Home Latest News Six Months of War in Yemen

Six Months of War in Yemen

by AFP
Mohammed Huwais—AFP

Mohammed Huwais—AFP

Key dates in the Saudi-led intervention designed to prevent rebels from taking over the Gulf state.

In March, a Saudi Arabia-led coalition intervened in Yemen after Iran-backed rebels overran the capital Sanaa and advanced on Aden, the second biggest city. The operation was launched in support of President Abedrabbo Mansour Hadi, who returned to Aden on Tuesday after six months of exile in Riyadh, in a bid to prevent the Houthi rebels from taking control of the whole of the country after having seized the capital and vast swathes of territory.

Since March the airstrikes and fighting on the ground have left an average of 30 dead and 185 injured per day, including many civilians, according to the U.N., which has spoken of a humanitarian disaster.

On March 26, Saudi Arabia began Operation Decisive Storm with airstrikes on the rebels after forging a coalition of nine countries to defend embattled Hadi. Iran opposed the intervention. A month later, on April 21, Riyadh said that it had suspended the military campaign, but resumed strikes a day later.

In response, Houthis bombarded the Saudi border town of Najran on May 5, killing several people in their first such attack since the coalition operation began.

On June 16, Al Qaeda confirmed its chief in Yemen, Nasir al-Wuhayshi, was killed in a drone strike, and named military chief Qassem al-Rimi as the regional affiliate’s new leader. On June 17 more than 30 people were killed and dozens wounded in simultaneous bombings claimed by the Islamic State group at Shia mosques and offices in Sanaa. The attacks came almost three months after Islamic State extremists carried out multiple bombings against Shia mosques in the capital, killing 142.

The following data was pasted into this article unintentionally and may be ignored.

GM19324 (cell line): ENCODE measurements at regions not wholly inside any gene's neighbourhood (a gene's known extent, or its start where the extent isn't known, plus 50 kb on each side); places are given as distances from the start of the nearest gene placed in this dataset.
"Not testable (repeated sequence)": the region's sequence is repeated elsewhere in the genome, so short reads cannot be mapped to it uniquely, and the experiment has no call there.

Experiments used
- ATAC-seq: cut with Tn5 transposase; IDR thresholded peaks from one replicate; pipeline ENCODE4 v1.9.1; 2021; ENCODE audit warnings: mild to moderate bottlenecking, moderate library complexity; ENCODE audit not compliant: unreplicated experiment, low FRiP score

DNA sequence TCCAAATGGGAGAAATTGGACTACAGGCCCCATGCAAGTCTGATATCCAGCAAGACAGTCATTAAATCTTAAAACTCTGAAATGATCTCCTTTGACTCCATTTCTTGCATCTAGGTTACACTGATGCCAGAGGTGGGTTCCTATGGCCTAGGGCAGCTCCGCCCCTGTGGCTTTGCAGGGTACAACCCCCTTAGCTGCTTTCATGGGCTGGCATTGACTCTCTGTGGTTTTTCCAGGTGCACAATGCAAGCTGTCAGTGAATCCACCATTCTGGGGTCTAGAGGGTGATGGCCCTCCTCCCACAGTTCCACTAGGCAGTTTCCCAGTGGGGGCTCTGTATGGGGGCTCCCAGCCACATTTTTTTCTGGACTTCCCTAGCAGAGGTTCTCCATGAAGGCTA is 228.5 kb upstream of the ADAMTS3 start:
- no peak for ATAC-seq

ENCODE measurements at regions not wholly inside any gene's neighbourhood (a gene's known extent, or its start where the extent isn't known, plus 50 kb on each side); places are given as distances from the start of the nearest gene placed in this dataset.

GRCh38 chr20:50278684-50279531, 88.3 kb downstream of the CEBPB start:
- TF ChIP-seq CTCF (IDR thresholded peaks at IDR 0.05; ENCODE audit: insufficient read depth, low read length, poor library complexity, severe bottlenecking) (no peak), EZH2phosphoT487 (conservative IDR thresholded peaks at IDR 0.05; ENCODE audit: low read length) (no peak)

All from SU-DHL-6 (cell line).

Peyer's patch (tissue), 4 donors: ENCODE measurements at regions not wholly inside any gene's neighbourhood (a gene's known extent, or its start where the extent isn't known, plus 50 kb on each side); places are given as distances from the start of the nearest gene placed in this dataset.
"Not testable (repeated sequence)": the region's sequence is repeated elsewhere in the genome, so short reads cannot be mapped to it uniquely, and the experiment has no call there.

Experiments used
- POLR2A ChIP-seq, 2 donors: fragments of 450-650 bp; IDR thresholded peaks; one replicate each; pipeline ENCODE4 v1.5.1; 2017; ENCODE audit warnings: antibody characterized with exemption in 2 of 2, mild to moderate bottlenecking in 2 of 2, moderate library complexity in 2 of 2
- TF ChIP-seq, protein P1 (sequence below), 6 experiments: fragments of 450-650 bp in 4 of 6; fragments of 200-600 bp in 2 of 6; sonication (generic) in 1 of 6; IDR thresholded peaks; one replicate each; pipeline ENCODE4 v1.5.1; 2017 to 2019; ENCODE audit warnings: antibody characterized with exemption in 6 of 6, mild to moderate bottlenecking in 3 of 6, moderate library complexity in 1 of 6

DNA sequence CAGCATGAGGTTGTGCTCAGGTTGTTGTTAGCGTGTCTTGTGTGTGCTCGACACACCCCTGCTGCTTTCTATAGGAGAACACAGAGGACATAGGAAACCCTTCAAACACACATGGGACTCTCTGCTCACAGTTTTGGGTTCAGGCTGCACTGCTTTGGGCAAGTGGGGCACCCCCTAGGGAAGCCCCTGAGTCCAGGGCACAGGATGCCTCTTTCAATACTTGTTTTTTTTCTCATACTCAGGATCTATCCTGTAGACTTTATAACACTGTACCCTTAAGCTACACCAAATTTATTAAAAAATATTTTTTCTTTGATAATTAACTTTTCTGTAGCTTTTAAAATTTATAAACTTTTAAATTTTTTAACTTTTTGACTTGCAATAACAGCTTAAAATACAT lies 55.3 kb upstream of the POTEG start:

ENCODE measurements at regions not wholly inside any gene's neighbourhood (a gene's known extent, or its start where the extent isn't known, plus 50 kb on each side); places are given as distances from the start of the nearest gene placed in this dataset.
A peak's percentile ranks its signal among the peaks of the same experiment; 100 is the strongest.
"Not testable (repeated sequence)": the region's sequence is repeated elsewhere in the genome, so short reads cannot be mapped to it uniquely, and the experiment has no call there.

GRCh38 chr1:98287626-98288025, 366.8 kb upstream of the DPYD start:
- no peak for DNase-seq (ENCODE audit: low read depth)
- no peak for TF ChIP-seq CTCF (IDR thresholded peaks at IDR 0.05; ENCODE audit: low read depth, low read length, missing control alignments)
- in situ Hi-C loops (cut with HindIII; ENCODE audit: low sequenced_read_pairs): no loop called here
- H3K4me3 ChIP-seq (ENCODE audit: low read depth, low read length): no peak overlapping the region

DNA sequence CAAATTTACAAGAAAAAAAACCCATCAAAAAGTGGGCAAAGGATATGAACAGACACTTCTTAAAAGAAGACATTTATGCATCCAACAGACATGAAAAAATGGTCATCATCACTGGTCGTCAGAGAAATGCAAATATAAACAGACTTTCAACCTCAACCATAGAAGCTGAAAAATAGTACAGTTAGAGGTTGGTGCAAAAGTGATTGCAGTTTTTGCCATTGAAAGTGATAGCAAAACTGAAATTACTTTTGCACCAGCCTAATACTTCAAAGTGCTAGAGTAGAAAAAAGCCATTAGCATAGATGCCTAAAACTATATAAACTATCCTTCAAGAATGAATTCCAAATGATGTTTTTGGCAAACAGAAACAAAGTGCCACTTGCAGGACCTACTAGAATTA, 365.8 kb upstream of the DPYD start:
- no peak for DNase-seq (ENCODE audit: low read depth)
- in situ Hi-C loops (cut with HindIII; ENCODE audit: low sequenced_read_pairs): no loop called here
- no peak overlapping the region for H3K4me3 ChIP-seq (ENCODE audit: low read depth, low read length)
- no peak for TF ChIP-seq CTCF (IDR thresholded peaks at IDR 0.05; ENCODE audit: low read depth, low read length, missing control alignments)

On July 17, the exiled Yemeni premier announced the “liberation” of the province of Aden after more than four months of fighting. On July 22, pro-government forces, backed by Saudi airstrikes, strengthened their hold on Aden. With the airport and port back in loyalist hands, the coalition is able to ship in growing amounts of humanitarian aid.

A third ceasefire broke down on July 28 after five days, with coalition jets hitting rebel positions north of Aden. On Aug. 15, loyalist forces retook a fifth southern province, extending gains against the rebels still in control of the capital.

On Sept. 4, an arms depot explosion that the rebels said was a rocket attack killed 52 soldiers from the United Arab Emirates, along with 10 Saudi troops and five from Bahrain.

Thousands of heavily equipped Arab soldiers from the Gulf have been sent to Yemen, notably from Qatar and Saudi Arabia. On Sept. 13 forces loyal to Hadi, backed by the Saudi-led coalition, launched a major ground offensive against rebels in the province of Marib, east of the capital.

On Sept. 16, Prime Minister Khaled Bahah and seven of his ministers traveled to Aden, from where they said they would conduct the country’s business. On Sept. 21 thousands of rebel sympathizers thronged Sanaa to celebrate a year since the city’s seizure, despite a relentless campaign of Saudi-led strikes.

On Sept. 22 Hadi returned to Yemen after six months in exile in Saudi Arabia.

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